India 'far, far away' from having smart cities: Narayana Murthy
Infosys co-founder N R Narayana Murthy has said engineers prefer bigger cities for work, even as he rued that India is "far, far away" from having smart cities, one of the flagship programmes of the government.
Mumbai: Infosys co-founder N R Narayana Murthy has said engineers prefer bigger cities for work, even as he rued that India is "far, far away" from having smart cities, one of the flagship programmes of the government.
"In my own company, we have built development centres in Mysore, Bhubaneshwar, Thiruvanantapuram... These are not rural centres, second-tier cities. They are not occupied more than 50 percent," he said at an event here last week.
"Nobody wants to go there. Everybody wants to be in Mumbai, Pune, Bengaluru, Hyderabad, Noida. That is the reality," he said, while replying to a question on whether we can aspire to contain the massive urbanisation.
Murthy said jobs for spouses, children's education and quality healthcare are among the prime reasons why the company faces this problem.
Interestingly, the comment from the former chairman of the IT company comes even as government has been nudging IT and IT-enabled companies to go deeper into the country in order to create jobs all across.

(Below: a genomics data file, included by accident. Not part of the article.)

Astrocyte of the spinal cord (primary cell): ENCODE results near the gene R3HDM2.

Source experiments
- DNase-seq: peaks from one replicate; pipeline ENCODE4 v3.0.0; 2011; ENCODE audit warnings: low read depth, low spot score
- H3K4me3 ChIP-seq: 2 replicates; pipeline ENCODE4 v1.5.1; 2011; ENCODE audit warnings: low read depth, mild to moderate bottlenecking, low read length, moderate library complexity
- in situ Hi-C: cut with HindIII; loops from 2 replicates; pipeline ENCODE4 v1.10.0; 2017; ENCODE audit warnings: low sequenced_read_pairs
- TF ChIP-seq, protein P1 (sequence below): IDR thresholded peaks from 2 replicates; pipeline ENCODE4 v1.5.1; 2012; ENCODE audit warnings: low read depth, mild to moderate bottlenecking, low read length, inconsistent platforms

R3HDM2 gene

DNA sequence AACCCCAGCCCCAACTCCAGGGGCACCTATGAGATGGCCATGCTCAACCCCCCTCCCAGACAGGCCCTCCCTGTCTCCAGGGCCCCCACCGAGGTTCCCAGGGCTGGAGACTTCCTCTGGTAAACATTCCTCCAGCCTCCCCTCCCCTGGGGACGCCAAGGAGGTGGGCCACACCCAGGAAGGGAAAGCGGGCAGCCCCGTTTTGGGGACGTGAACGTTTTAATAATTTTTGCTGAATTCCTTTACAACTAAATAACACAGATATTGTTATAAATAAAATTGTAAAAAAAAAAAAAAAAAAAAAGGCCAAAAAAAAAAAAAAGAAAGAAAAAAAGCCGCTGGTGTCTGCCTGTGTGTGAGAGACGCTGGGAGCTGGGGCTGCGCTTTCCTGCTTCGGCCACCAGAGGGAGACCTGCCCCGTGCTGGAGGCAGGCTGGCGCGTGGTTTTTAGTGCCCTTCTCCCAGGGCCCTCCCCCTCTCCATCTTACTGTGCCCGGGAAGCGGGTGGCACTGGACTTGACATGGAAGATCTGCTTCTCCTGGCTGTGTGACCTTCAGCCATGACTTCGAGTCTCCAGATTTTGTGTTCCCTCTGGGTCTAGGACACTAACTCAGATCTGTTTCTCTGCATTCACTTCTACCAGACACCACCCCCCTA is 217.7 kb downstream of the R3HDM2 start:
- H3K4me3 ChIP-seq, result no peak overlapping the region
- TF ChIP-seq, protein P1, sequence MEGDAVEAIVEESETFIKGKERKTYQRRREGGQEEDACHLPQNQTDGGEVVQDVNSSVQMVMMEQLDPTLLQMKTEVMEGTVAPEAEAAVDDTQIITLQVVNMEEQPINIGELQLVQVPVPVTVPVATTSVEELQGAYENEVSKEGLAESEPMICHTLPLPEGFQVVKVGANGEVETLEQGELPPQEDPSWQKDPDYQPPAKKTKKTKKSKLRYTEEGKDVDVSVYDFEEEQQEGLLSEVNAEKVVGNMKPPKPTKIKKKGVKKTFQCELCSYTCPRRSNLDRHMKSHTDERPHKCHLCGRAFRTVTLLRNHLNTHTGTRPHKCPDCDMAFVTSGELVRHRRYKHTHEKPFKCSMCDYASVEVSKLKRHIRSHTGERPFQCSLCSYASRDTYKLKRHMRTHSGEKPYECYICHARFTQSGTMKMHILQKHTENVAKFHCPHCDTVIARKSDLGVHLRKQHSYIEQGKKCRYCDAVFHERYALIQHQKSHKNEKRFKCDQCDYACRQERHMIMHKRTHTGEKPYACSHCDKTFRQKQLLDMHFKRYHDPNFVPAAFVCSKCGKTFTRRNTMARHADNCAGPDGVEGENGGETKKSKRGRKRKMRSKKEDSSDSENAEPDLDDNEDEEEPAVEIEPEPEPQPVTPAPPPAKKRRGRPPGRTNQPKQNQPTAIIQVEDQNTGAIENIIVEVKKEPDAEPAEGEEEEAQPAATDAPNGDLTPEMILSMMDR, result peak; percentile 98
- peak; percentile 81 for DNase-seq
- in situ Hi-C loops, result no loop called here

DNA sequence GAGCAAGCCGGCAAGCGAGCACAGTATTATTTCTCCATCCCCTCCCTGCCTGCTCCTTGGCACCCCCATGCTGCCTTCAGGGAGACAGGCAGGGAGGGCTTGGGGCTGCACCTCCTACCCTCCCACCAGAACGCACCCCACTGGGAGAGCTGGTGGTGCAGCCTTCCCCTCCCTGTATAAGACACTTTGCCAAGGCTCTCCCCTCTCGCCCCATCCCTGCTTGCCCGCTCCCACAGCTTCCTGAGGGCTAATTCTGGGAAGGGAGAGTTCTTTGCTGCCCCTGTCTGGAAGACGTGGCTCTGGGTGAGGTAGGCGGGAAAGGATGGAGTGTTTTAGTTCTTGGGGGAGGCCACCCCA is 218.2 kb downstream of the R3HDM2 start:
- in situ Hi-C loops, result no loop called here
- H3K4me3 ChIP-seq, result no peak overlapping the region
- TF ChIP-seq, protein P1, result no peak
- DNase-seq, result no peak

Murthy spoke on urban systems during a lecture in which he stressed that India needs to work keeping in mind that mass scale migration will continue in the times ahead. He said none of the high income countries have progressed without urbanisation.
To take care of this, we will need to create jobs in the services and the manufacturing sector, he said.
He had also said the country is "far, far away" from its ambition of having smart cities, one of the flagship programmes of the Modi government.
"Since we are far, far away from smart cities, I did not talk about it," Murthy said, replying a question on why he excluded any mention of the government initiative in his over one-hour lecture on the topic 'City Systems'.
"I am a doer, I am not just a talker," he said, asking the audience to visit Infosys' campus in Mysore to have a taste of what a smart city can be.